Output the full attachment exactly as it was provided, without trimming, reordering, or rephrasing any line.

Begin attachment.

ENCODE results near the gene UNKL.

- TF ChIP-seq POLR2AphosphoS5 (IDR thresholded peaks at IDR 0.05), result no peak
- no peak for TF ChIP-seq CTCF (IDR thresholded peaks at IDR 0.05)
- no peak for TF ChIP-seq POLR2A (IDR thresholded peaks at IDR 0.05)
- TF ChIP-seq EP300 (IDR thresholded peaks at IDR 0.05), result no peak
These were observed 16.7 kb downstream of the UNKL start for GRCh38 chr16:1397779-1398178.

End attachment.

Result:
ENCODE results near the gene UNKL.

- TF ChIP-seq POLR2AphosphoS5 (IDR thresholded peaks at IDR 0.05), result no peak
- no peak for TF ChIP-seq CTCF (IDR thresholded peaks at IDR 0.05)
- no peak for TF ChIP-seq POLR2A (IDR thresholded peaks at IDR 0.05)
- TF ChIP-seq EP300 (IDR thresholded peaks at IDR 0.05), result no peak
These were observed 16.7 kb downstream of the UNKL start for GRCh38 chr16:1397779-1398178.